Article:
In the second reading (Rom 13:11-14) it seems clear that things are not too good for the Christians in Rome, to whom the letter is addressed. Chapter 12 starts a section dealing with the End Time, and there was enough persecution under emperor Claudius (41-54 AD) and also under Nero (54-68 AD) to give the impression to Christians that the end of this world was at hand. Paul’s letter is his exposition of the good news that others were later to express in narrative form as Gospels. The message is “Do not be conformed to this age but be transformed” (Rom 12:2). In some way, for Paul the time is already with us, especially since we have been baptised – when we first believed; so now we must live in a changed way. A good example of this transformation is found in the Confessions of St Augustine, who was very much attached to the ‘secular’ world and couldn’t tear himself away. But then came the turning point in his life when he read the last two verses of our text.
In today’s gospel reading from (Mt 24:37-44) we have a section of what is written about the second coming of the Son of Man. Parts of it appear to be taken from Mark and other parts from another document (sometimes called Q) that Luke also used. Matthew’s well-structured gospel has five extended discourses attributed to Jesus and this is part of the last one. It seems that the people at the time of Noah are said to be just going about their daily business and not thinking of anything else; yet according to the Genesis story, the people at the time were wicked, so much so that God regretted having created them. So the message for us is simply about being aware of the world of God in our ordinary day to day living; and so to live upright lives, and hence be ready when the expected judgment comes. Two people can appear to both be living ordinary lives, but one can be aware of the proximity of God in his world – hence it says “one will be taken, one will be left.”
See Jeffs Jottings – Carpe diem
Throughout most of the history of the Jewish people they developed a grand idea of their kingdom and of an ideal king; they projected this vision back onto king David and consequently a lot of the time looked forward to a new king who would be a true successor to him, or rather to their idea of him. So we read this brief extract of their history, as we celebrate Christ as our own king, with probably a different understanding from them of what the ideal is. David was thought of like a shepherd and as their commander.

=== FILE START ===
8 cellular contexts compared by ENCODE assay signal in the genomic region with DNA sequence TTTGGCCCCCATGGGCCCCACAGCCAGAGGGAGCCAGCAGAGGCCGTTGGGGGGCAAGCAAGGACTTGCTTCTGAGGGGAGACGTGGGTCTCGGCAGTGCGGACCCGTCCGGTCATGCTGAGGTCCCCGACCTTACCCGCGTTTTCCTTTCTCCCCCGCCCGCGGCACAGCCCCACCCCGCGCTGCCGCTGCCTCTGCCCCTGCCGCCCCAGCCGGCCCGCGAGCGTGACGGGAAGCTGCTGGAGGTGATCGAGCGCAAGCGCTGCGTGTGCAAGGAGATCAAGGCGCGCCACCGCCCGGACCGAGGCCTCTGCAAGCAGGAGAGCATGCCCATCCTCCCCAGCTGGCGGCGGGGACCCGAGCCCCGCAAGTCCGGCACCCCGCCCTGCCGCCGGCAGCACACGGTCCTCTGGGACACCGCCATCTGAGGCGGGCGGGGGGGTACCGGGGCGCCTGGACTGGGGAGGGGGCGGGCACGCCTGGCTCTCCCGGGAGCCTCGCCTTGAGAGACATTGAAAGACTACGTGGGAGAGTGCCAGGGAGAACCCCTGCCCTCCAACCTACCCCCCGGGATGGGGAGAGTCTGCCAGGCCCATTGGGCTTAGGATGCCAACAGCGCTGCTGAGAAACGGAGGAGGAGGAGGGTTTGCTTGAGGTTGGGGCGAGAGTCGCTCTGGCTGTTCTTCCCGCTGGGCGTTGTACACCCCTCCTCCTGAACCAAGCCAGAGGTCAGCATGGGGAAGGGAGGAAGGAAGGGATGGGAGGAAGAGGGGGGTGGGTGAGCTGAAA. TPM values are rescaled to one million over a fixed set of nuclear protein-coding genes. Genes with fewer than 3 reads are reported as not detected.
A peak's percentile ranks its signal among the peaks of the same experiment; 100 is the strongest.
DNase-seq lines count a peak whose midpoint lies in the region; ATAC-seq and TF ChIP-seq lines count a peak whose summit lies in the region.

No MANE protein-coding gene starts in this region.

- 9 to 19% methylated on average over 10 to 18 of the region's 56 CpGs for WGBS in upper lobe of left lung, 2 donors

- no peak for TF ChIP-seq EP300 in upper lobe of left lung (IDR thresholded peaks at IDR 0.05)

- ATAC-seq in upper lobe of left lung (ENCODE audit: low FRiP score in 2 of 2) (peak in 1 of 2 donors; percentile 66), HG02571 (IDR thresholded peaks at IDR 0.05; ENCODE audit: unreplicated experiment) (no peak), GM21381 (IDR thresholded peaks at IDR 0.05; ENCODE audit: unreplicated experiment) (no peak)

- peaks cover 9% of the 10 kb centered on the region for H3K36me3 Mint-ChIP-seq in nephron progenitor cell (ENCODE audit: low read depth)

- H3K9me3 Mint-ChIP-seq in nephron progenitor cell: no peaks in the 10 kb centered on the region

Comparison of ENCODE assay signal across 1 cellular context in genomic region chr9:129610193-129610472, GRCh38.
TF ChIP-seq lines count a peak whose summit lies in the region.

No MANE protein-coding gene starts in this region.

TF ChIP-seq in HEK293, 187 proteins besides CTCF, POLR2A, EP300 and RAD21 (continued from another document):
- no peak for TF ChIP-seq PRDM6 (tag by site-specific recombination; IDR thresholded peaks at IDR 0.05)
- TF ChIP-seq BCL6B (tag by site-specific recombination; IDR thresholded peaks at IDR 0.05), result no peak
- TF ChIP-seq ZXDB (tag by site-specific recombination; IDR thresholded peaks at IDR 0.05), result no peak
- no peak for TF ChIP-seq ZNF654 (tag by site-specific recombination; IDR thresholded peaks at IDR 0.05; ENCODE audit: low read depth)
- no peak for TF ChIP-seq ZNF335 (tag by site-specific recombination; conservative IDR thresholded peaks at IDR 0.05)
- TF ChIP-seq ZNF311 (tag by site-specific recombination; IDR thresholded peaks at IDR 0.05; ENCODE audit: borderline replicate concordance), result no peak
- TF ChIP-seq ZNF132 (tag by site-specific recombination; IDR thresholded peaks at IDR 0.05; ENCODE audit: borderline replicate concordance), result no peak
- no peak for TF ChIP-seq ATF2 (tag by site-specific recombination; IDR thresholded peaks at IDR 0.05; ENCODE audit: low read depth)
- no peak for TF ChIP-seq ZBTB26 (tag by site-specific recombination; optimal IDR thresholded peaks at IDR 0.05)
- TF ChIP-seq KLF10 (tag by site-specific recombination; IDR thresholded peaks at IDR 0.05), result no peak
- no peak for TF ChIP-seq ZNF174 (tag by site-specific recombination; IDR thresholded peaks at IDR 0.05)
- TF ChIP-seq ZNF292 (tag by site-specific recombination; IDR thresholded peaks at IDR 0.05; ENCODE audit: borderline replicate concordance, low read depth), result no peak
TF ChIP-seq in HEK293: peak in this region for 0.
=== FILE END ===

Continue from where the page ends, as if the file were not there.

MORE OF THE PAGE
In the second reading Paul writes to the Colossians because some of them are seeing this world and material things as evil and to be shunned. He wants to affirm that the Christian truth is that all of creation is God’s, and that creation is the expression of God’s reality. After a powerful reminder how God has delivered them from darkness and redeemed them with forgiveness of their sins, he quotes what almost looks like a creed in poetic form, with two stanzas. The first stanza is about Christ, who is God’s image expressed in each item and in the whole of creation, which exists in Him and for Him; the second is about His presence in the Church as His body, which is made up of those who are conscious of Christ and try to live in a Christ-like way within and together with the sacredness of the material world.
We might find it strange that the gospel reading for today is of Christ on the cross. But His kingship is not a superior and glorious dominance over people, it is a universal kingship, over all and across all time, which is manifest at the climax and completion of His life. Most of those around the cross cannot grasp this notion of kingship nor even accept the idea of life beyond death. The reference to the two other criminals is only found in Luke’s gospel and it is one of the criminals that has the idea of a kingdom after death. The word Paradise is an import from Persian into Greek, Hebrew and now many other languages. This key and distinctive saying of Jesus’ reply to this criminal begins solemnly with “Amen” and expresses the belief , even at this stage, of a life immediately after death gained by Jesus and for others – he says, “Amen. I say to you, this day you will be with me in Paradise.”